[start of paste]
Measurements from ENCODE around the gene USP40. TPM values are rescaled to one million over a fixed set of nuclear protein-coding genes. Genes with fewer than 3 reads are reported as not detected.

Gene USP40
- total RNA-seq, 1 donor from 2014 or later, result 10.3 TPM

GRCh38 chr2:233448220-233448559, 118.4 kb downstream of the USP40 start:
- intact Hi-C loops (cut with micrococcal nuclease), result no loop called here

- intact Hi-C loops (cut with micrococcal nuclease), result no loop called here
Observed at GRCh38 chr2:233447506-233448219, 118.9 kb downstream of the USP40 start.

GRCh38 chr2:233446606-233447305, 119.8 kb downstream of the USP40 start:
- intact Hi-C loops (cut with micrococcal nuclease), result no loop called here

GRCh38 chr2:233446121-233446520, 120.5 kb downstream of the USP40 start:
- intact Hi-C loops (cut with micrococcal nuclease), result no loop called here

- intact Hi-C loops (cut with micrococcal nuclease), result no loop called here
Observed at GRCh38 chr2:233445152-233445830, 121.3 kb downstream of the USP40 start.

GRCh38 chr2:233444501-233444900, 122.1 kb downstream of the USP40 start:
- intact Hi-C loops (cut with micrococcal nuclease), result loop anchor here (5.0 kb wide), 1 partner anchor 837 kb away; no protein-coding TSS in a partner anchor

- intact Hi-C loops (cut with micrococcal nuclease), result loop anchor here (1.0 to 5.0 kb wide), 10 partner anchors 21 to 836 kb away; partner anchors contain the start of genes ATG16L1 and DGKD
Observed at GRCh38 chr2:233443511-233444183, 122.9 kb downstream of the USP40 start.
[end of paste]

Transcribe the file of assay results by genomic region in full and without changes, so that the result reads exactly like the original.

Measurements from ENCODE around the gene USP40. TPM values are rescaled to one million over a fixed set of nuclear protein-coding genes. Genes with fewer than 3 reads are reported as not detected.

Gene USP40
- total RNA-seq, 1 donor from 2014 or later, result 10.3 TPM

GRCh38 chr2:233448220-233448559, 118.4 kb downstream of the USP40 start:
- intact Hi-C loops (cut with micrococcal nuclease), result no loop called here

- intact Hi-C loops (cut with micrococcal nuclease), result no loop called here
Observed at GRCh38 chr2:233447506-233448219, 118.9 kb downstream of the USP40 start.

GRCh38 chr2:233446606-233447305, 119.8 kb downstream of the USP40 start:
- intact Hi-C loops (cut with micrococcal nuclease), result no loop called here

GRCh38 chr2:233446121-233446520, 120.5 kb downstream of the USP40 start:
- intact Hi-C loops (cut with micrococcal nuclease), result no loop called here

- intact Hi-C loops (cut with micrococcal nuclease), result no loop called here
Observed at GRCh38 chr2:233445152-233445830, 121.3 kb downstream of the USP40 start.

GRCh38 chr2:233444501-233444900, 122.1 kb downstream of the USP40 start:
- intact Hi-C loops (cut with micrococcal nuclease), result loop anchor here (5.0 kb wide), 1 partner anchor 837 kb away; no protein-coding TSS in a partner anchor

- intact Hi-C loops (cut with micrococcal nuclease), result loop anchor here (1.0 to 5.0 kb wide), 10 partner anchors 21 to 836 kb away; partner anchors contain the start of genes ATG16L1 and DGKD
Observed at GRCh38 chr2:233443511-233444183, 122.9 kb downstream of the USP40 start.